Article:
When the Best Is Corrupted

Image: “The Acidic Melody” by Joan Miró.

During the first year of the Revolution popular support was almost total. At the time, I was 10 years old and I remember the joy of the first days. The dictatorship had come to an end; the tyrant had fled; everything was hope. In that same year of 1959 the Law of Agrarian Reform was passed (which was the first, for there would be a second law later), and unanimous support continued for the most part. That became the topic of the moment in the media and among the people. The land was going to belong to the peasants. At last that grand aspiration of the Cuban nation was going to be fulfilled and the enthusiasm was not going to decrease.

I remember that in my hometown, San Luis in Pinar del Rio, the plaza that stands between the church and the park was filled with plows, threshing machines, other agricultural implements and some tractors. They were spontaneous contributions that came from merchants and other well-off people. Late into the year of ’59, I began to hear the earliest voices of doubt, very timid at first. A family friend of ours would stop to converse, and the discussions of those times were more or less along these lines:

“Listen, how can you say that? How can Fidel Castro be a Communist? Who can come up with such a thing, if that young man comes from a rich family, educated by the monks, lawyer?

“Hey, notice that they are putting communists in all the key places,” would say the skeptic.

“But he has said himself that he is not one,” the other would reply.

During the year that followed everyone knew that the “skeptic” was right and that the people had been deceived. But until then, almost everyone had seen the Revolution through sympathetic eyes: the Catholic Church, the Americans, the rich, and the entire media. Even if there had been a good number of spurious executions by firing squad and even if they had been denounced outside Cuba, the Cuban people had justified them in one way or another. Within the country, the opinion of the majority was that a revolution had been needed. The most important cause for disgust among the population was that the rulers and other politicians were enriching themselves with money from the public treasury.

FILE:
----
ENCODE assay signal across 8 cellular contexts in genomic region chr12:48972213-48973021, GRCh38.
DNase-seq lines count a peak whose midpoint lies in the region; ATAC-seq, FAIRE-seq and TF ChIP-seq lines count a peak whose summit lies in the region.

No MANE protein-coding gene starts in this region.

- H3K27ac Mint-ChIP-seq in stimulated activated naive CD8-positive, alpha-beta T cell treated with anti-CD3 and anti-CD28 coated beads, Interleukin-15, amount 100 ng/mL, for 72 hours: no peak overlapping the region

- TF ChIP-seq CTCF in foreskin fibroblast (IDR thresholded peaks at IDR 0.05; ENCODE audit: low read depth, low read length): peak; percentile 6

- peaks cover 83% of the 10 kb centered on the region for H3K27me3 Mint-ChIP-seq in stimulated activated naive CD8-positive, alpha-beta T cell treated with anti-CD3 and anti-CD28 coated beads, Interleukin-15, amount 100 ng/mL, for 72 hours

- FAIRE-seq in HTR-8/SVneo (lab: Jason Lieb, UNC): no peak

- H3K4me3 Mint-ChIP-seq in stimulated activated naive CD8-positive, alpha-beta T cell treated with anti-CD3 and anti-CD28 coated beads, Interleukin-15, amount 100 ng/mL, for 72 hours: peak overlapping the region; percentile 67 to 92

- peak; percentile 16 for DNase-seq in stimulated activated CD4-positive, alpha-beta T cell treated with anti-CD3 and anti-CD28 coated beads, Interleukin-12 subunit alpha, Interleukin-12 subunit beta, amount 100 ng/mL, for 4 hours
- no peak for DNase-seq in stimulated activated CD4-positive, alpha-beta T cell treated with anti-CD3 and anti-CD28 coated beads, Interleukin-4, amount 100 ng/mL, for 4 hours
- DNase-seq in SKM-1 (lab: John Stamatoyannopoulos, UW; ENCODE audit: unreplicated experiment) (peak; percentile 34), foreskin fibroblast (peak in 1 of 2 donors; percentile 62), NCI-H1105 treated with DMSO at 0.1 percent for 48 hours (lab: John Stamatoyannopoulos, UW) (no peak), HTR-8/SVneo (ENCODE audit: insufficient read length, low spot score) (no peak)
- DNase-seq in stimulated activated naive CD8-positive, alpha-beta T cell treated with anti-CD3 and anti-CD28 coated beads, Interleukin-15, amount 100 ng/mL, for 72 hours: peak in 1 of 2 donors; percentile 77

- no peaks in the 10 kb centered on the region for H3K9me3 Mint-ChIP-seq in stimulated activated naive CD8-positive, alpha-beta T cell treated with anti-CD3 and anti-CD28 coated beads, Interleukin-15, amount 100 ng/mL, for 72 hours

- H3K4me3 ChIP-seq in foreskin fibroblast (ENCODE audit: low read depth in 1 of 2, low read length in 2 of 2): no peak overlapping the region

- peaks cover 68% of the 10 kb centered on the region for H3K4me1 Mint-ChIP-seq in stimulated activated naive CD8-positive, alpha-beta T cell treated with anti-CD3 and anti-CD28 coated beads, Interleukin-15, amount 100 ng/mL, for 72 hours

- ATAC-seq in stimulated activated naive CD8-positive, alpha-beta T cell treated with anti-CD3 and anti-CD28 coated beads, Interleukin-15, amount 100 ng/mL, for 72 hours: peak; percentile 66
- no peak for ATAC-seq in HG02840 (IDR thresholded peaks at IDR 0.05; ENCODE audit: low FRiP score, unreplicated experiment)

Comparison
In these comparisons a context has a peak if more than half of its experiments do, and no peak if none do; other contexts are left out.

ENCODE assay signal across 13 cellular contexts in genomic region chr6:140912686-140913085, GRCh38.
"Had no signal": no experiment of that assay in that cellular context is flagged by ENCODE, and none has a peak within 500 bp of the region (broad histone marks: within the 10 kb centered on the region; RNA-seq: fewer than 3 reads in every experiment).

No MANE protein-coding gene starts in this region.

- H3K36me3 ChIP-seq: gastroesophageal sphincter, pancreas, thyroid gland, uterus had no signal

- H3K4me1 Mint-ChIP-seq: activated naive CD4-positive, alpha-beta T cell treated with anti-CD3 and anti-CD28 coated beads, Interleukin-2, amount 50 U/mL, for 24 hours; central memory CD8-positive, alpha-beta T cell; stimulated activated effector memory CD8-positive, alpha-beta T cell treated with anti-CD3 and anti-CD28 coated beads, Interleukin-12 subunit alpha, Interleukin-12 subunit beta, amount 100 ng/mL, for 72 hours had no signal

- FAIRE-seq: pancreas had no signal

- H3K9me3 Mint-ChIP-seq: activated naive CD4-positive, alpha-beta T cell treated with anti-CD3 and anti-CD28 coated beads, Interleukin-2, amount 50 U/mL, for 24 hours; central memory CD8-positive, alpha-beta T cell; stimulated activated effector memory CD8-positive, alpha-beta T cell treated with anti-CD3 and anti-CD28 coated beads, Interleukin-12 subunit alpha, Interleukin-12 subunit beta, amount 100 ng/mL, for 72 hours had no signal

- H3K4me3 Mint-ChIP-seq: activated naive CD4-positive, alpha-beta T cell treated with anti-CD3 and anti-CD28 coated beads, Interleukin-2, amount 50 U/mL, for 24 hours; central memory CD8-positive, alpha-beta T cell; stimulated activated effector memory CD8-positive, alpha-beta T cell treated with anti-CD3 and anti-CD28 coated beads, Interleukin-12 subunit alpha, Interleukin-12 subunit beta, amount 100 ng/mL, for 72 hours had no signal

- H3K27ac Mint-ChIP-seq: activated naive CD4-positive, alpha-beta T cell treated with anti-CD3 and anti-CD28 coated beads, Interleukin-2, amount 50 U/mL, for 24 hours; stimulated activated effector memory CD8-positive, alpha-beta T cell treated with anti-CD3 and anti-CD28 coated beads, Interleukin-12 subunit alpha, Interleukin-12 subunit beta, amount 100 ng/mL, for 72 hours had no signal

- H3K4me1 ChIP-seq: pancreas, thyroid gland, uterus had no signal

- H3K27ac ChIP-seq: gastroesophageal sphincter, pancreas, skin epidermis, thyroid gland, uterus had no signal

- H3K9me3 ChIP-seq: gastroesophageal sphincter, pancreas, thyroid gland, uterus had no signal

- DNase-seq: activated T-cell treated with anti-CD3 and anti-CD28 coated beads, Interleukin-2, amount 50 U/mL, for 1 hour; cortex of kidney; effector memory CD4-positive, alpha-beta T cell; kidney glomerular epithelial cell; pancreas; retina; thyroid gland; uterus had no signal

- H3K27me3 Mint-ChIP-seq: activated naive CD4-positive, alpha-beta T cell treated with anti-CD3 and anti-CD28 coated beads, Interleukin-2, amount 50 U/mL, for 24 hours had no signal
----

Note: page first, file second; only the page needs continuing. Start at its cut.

With the initial support that the Revolution had, if the promised course of restoring democracy and eliminating the great governmental corruption had actually been followed, Cuba could have become a very prosperous country and, even more importantly, could have prospered from a great moral and human richness that could have served as an example for all the sister nations of Ibero-America. This could have all happened under a legitimate government headed by Fidel Castro, who could have been the great national figure anyway, and governed with nearly no opposition and without having to oppress anyone. But the Revolution of 1959 was born from that great lie that clouded everything.

Looking back at what has occurred from the commodity of retrospective, I believe that all the bad decisions of those first years were marked by that original sin. From the very moment that Batista supporters were being executed, which began from the very first day. I do not doubt that amongst those executed were some assassins and torturers, but why not allow them a fair trial especially since the leader of the Triumph of the Revolution was a lawyer? (The Nazis, during World War II, were far worse, and the Nuremberg trials were still fresh in the collective memory. Some of those high-ranking Nazis were pardoned; others were sentenced to prison and others given the death penalty.) Why didn’t he give his former enemies an actual trial? Even before an international court? What an example a trial like that would have been for our people! How much would we have gained in civility! How much prestige would that have brought to a revolution that declared itself an advocate of human rights and whose generosity had been proclaimed in its platform! How many of the best figures of humanity would have come out in support of such a decision!